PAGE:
Natalie Portman's Darjeeling Limited Cameo Is Part Of A Prequel You Might Not Have Seen

Wes Anderson movies tend to be very white (in more ways than one), and on the rare occasions where they're less-so, the results have been, well, a bit divisive. In the case of Anderson's 2018 stop-motion film "Isle of Dogs," the movie was taken to task by critics of color for trafficking in Japanese stereotypes. His 2007 movie "The Darjeeling Limited" is also dubious in the way it uses India as the backdrop for a story about three estranged brothers (played by Owen Wilson, Adrien Brody, and Jason Schwartzman) traveling through the country on what they hope will be a journey of spiritual healing. Is Anderson poking fun at white Americans who do this sort of thing in real-life, despite knowing little about the place(s) they're visiting? I might argue yes and no.

As with any Anderson film, of course, "The Darjeeling Limited" has its staunch defenders and offers all the aesthetic pleasures we've come to expect from his work (strikingly symmetrical compositions, impeccable production design). It similarly features cameos or brief turns by Anderson's frequent collaborators Bill Murray, Angelica Huston, and Waris Ahluwalia, as well as the late, revered Indian actor Irrfan Khan and Oscar-winner Natalie Portman. However, unless you saw its short companion film, "Hotel Chevalier," you were probably confused by Portman's blink-and-you'll-miss-it wordless appearance the first time you watched the movie.

Where do you go to (my lovely)?

Running only 13-minutes, "Hotel Chevalier" finds Schwarzman's character Jack from "The Darjeeling Limited" staying at a Parisian hotel prior to his trip to India, only to receive an unexpected visit from his ex-girlfriend Rhett (Portman). The short film is full of the kind of quirky touches and scenarios commonly found in Anderson's feature-length movies, from Jack struggling to order a grilled cheese sandwich in French to the visual gag at the end where he shows Rhett the "amazing" view of Paris from his hotel room. It's also fairly quiet and melancholic, with Peter Sarstedt's 1969 faux-waltz "Where Do You Go To (My Lovely)?" (which Jack plays on his stereo system) setting the mood for much of its runtime.

In an interview with the Los Angeles Times in late September 2007 (shortly before "The Darjeeling Limited" began playing in select theaters in North America), Anderson revealed that "Hotel Chevalier" was shot in just two days at the Hôtel Raphael in Paris. He explained:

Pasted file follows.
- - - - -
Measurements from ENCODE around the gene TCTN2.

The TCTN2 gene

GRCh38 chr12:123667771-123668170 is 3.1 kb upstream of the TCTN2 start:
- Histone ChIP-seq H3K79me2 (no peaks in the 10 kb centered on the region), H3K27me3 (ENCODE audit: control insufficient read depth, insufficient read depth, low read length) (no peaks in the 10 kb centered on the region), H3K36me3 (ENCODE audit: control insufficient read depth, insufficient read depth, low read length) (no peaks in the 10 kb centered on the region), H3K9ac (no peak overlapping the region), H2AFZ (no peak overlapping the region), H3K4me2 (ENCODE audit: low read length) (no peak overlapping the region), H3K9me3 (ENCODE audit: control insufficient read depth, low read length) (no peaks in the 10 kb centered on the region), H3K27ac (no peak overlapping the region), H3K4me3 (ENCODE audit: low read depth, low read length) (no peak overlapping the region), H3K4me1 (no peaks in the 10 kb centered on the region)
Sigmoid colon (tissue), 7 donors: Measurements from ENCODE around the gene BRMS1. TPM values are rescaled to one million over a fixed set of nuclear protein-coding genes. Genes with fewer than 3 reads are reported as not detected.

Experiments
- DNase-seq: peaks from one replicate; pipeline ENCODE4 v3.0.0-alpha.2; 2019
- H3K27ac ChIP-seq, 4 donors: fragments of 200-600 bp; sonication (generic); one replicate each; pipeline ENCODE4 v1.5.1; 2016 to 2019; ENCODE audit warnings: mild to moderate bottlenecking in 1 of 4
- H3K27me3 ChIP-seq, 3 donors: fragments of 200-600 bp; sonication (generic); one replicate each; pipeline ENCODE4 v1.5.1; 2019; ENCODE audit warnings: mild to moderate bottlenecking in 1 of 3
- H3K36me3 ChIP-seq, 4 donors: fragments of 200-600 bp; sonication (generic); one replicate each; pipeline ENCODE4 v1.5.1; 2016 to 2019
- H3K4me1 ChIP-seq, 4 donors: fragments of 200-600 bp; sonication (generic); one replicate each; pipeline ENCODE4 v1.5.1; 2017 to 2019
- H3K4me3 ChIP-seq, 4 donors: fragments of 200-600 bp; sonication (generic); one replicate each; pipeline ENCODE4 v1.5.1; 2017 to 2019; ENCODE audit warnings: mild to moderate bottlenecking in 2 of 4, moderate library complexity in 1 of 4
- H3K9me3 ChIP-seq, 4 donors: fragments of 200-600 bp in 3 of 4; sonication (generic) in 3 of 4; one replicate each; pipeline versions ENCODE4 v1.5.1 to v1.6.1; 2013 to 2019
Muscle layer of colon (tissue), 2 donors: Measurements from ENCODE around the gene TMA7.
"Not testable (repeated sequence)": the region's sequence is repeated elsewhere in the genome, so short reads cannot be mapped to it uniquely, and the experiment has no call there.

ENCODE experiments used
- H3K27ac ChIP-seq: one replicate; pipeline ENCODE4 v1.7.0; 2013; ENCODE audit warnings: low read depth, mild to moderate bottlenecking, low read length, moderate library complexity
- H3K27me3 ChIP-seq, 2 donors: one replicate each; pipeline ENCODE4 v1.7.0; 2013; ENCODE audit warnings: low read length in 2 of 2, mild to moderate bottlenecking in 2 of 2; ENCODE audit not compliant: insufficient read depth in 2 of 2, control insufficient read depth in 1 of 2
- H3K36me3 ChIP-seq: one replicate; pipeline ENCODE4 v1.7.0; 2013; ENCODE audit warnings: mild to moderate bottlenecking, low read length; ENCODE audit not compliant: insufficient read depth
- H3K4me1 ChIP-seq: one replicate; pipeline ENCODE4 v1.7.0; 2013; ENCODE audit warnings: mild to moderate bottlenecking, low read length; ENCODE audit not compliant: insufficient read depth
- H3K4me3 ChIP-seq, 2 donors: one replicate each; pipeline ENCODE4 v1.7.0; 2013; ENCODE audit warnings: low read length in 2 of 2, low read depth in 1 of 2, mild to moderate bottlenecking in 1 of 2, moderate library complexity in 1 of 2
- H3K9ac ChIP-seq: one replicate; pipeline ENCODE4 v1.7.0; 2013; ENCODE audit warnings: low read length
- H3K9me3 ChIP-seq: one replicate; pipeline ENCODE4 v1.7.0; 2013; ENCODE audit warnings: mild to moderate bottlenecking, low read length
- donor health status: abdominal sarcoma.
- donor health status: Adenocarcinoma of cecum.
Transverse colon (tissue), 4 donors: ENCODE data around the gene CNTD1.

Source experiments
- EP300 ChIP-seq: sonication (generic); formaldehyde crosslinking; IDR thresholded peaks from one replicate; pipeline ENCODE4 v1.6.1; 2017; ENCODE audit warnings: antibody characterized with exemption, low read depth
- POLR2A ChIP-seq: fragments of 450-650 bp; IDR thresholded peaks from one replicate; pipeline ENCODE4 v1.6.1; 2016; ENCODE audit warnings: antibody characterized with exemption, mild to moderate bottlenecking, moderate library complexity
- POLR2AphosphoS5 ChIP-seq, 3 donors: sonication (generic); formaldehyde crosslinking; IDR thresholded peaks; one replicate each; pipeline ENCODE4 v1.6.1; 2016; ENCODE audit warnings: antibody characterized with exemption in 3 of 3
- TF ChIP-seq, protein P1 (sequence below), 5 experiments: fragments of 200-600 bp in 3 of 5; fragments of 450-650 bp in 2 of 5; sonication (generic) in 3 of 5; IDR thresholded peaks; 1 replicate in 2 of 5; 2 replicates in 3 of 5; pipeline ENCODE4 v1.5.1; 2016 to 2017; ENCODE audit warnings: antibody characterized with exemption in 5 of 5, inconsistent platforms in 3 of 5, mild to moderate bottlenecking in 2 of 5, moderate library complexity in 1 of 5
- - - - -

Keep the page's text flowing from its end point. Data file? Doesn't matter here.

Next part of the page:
"I was financing it myself, so there was no money to raise. We got a little crew together — 15 people — and shot quickly. We dressed it with stuff from my apartment. It was like making a student film."

Anderson reached out to Portman through producer Scott Rudin, and she quickly agreed to appear in "Hotel Chevalier," even knowing it wouldn't pay anything and would require her to be fully naked at one point in the story. In fact, Anderson said the only change she requested to his script was, "Smoking. She didn't want to smoke." As such, instead of having Jack hand Rhett a cigarette like Anderson had originally written, the short film ends with him giving her a toothpick. "I think it's better," Anderson added.

Hotel Chevalier played in theaters (eventually)

Curiously, in spite of its significance to "The Darjeeling Limited," the "Hotel Chevalier" short wasn't shown with the movie during its initial limited North American theatrical release. Instead, it was made available for free on Apple's iTunes Store right before "Darjeeling" screened at the New York Film Festival on September 28, 2007. It wasn't until "Darjeeling" went into a semi-wide release four weeks later that "Hotel Chevalier" was attached to the film in theaters.

"Ideally, I wanted someone to watch the short, take a break, think about it for a week and then watch the feature," Anderson told The Hollywood Reporter at the time, explaining why he didn't just release "Hotel Chevalier" with "Darjeeling" in theaters right off the bat. "That's kind of hard to organize at a multiplex."

"Hotel Chevalier," which is embedded above, is worth taking the time to watch, especially for those who have already seen "The Darjeeling Limited" but never caught its "prologue" (for one reason or another) and were perplexed by Portman making what may've seemed like a very random cameo in the film. Even those who've never seen "Darjeeling" and/or aren't so keen on Anderson's movies in general might find the Anderson-lite style of "Hotel Chevalier" more their speed. It may even conjure up memories of your own romantic heartbreak.